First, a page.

Yet Another Study to Ignore

by Robert Pondiscio
August 5th, 2010

Another blow for metacognitive reading strategies. 

A study by a team from the University of York in the U.K. sought to learn which of three interventions led to lasting improvement among 8- and 9-year olds with reading comprehension difficulties.   One intervention relied heavily on reading strategies; a second emphasized vocabulary and relied exclusively on spoken language; the third blended the two approaches.  Science Daily reports the children were assessed before the program began, and nearly a year after it ended.

“The results showed that while all three of the training programs helped to improve reading comprehension, the largest long-term gains occurred for children who were in the oral language training group.  According to the authors, ‘The [oral language] and [combined] groups also showed improvements in knowledge of the meanings of words that they had been taught and these improvements, in turn, helped to account for these children’s improved reading comprehension skills.”

Among those least surprised by the findings:  the developers of the Core Knowledge Language Arts program, which has been piloted in New York City and elsewhere with promising results.  The program relies heavily on building vocabulary and content knowledge via a “listening and learning” component.  Interestingly, children in the oral language group showed greater lasting gains than the blended group, which suggests “the total amount of time devoted to oral-language training may be crucial for overcoming reading-comprehension difficulties.”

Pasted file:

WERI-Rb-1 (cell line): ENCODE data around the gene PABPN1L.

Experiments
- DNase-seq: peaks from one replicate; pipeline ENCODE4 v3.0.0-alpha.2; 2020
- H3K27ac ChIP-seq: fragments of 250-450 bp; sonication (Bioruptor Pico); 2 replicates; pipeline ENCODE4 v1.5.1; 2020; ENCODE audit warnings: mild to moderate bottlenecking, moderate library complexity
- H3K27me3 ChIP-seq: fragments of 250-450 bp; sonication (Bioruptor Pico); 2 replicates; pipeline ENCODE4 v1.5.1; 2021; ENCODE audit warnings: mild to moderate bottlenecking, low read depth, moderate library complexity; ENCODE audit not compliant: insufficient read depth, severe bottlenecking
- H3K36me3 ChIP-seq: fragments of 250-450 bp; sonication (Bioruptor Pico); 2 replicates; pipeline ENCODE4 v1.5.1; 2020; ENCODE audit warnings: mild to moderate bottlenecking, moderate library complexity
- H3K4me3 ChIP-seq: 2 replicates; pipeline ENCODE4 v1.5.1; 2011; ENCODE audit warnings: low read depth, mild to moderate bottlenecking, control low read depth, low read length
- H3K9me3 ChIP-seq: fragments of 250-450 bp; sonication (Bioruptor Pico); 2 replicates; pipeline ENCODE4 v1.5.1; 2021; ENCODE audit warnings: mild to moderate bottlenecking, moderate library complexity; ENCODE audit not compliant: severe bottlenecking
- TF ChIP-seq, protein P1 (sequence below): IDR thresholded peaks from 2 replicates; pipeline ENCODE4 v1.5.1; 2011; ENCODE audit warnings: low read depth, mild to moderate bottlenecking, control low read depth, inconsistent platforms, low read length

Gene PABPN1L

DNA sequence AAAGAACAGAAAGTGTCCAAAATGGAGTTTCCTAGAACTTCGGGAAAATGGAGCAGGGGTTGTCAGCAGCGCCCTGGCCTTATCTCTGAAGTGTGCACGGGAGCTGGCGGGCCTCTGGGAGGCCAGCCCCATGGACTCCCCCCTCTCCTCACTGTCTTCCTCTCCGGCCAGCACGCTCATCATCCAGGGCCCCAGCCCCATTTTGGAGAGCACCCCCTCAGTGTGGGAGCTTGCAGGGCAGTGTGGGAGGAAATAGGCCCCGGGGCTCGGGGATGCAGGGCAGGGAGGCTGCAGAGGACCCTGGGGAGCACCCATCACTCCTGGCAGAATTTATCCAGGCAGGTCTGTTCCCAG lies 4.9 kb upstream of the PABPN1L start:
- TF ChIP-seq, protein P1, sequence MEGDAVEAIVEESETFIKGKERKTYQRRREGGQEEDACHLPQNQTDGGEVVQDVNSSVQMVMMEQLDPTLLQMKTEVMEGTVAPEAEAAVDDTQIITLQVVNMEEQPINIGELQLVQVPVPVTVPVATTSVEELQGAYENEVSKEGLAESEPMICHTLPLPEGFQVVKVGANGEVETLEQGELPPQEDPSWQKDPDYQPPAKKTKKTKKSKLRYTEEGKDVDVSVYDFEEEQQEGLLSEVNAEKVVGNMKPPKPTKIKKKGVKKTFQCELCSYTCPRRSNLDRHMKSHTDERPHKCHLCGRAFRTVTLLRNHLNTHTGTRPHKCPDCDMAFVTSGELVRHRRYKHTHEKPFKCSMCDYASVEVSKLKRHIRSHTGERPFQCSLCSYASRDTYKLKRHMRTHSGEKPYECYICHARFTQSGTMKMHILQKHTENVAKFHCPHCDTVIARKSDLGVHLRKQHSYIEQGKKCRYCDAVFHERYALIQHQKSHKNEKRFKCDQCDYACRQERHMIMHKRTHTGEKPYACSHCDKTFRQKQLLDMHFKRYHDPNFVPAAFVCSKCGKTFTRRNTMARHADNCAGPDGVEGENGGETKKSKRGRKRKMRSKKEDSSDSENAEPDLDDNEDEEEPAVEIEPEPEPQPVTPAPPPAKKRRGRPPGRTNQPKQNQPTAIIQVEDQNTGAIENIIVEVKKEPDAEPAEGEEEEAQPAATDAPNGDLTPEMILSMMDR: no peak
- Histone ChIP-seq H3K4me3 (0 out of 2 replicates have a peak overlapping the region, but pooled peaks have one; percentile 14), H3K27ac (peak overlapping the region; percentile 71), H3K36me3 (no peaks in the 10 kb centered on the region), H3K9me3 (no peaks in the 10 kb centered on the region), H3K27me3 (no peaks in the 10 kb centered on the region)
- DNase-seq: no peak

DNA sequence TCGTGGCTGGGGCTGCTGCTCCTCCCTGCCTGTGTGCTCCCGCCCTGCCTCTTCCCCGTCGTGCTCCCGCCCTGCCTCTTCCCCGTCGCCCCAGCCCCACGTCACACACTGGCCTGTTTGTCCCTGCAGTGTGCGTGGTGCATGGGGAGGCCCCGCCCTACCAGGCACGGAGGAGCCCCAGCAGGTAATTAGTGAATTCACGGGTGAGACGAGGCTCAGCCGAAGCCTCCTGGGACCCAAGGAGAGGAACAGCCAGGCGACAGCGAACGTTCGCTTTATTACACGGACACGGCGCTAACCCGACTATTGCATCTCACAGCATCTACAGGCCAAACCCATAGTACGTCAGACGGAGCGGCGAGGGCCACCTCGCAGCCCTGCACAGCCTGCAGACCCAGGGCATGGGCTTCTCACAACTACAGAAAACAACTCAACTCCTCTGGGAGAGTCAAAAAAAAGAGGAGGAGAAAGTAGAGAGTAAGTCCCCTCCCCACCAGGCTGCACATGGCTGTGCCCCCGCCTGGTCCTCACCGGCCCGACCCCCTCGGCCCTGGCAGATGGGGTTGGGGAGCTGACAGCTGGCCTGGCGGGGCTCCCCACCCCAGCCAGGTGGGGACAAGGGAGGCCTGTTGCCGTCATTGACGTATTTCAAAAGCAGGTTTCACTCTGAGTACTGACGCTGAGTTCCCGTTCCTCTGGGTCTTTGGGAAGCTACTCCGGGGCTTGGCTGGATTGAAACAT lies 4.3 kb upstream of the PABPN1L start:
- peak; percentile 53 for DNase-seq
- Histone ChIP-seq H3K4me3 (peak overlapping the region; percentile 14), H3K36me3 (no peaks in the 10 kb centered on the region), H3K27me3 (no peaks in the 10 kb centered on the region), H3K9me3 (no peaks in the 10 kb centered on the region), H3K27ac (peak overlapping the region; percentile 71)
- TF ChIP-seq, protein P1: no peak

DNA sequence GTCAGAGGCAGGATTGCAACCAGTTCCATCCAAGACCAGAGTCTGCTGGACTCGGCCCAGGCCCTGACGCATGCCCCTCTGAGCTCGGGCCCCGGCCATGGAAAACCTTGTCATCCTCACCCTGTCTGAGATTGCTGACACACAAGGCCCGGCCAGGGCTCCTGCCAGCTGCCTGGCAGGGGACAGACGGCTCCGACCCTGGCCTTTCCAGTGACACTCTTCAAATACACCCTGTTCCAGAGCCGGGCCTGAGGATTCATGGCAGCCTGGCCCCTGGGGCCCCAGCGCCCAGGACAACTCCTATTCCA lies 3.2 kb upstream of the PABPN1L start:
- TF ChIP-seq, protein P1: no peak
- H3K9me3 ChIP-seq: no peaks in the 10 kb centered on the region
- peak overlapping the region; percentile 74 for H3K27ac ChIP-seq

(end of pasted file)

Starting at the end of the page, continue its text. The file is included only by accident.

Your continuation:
“Deficits in oral vocabulary may be one important underlying cause of children’s reading-comprehension problems,” the study concludes.

Just so.  In fact, there’s so much evidence for this, I predict this is exactly the kind of thing DOE will throw millions at when the i3 grants are announced…Er…what?  Last night?   Who??  You’re kidding.  Seriously?!?

I keep forgetting that DOE already knows what works for kids.  It has nothing to do with curriculum. Right. 

OK, folks, show’s over.  Nothing more to see here.  Everybody go on back to your homes.

2 Comments »

  1. There is really no need for knowledge when you are reading. You can always look it up, right? Every word on every page in every book you come across, perhaps…if you can remember how to spell it, of course.

    Knowledge is SO old-fashioned (aka “so yesterday”) in this new digitally-enhanced 21st-century modern United States world of near-universal ignorance and illiteracy…

    Comment by Will Fitzhugh — August 6, 2010 @ 11:15 am

  2. Great post!

    Comment by Catherine Johnson — August 20, 2010 @ 11:43 am

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